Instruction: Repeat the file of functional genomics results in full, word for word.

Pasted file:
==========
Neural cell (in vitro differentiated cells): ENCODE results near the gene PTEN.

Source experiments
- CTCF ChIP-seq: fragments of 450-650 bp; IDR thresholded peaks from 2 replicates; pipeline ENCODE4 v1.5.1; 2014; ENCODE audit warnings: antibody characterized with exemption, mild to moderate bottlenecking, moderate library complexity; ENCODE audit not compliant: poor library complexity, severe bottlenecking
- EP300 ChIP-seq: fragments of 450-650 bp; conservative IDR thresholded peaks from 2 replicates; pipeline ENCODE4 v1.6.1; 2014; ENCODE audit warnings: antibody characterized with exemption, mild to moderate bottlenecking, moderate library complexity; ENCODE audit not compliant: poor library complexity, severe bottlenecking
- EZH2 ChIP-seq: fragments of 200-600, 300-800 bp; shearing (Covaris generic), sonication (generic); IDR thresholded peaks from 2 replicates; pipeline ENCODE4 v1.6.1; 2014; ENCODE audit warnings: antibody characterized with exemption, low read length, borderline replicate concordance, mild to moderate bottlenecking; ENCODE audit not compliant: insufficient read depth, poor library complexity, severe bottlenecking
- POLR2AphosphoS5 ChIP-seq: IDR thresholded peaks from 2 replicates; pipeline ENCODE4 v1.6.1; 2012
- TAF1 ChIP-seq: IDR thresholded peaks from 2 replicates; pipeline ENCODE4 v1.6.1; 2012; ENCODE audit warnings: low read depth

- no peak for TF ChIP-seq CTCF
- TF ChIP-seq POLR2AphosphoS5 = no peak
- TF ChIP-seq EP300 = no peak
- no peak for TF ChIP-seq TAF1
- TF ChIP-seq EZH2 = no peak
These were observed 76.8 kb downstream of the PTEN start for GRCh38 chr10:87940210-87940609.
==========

Neural cell (in vitro differentiated cells): ENCODE results near the gene PTEN.

Source experiments
- CTCF ChIP-seq: fragments of 450-650 bp; IDR thresholded peaks from 2 replicates; pipeline ENCODE4 v1.5.1; 2014; ENCODE audit warnings: antibody characterized with exemption, mild to moderate bottlenecking, moderate library complexity; ENCODE audit not compliant: poor library complexity, severe bottlenecking
- EP300 ChIP-seq: fragments of 450-650 bp; conservative IDR thresholded peaks from 2 replicates; pipeline ENCODE4 v1.6.1; 2014; ENCODE audit warnings: antibody characterized with exemption, mild to moderate bottlenecking, moderate library complexity; ENCODE audit not compliant: poor library complexity, severe bottlenecking
- EZH2 ChIP-seq: fragments of 200-600, 300-800 bp; shearing (Covaris generic), sonication (generic); IDR thresholded peaks from 2 replicates; pipeline ENCODE4 v1.6.1; 2014; ENCODE audit warnings: antibody characterized with exemption, low read length, borderline replicate concordance, mild to moderate bottlenecking; ENCODE audit not compliant: insufficient read depth, poor library complexity, severe bottlenecking
- POLR2AphosphoS5 ChIP-seq: IDR thresholded peaks from 2 replicates; pipeline ENCODE4 v1.6.1; 2012
- TAF1 ChIP-seq: IDR thresholded peaks from 2 replicates; pipeline ENCODE4 v1.6.1; 2012; ENCODE audit warnings: low read depth

- no peak for TF ChIP-seq CTCF
- TF ChIP-seq POLR2AphosphoS5 = no peak
- TF ChIP-seq EP300 = no peak
- no peak for TF ChIP-seq TAF1
- TF ChIP-seq EZH2 = no peak
These were observed 76.8 kb downstream of the PTEN start for GRCh38 chr10:87940210-87940609.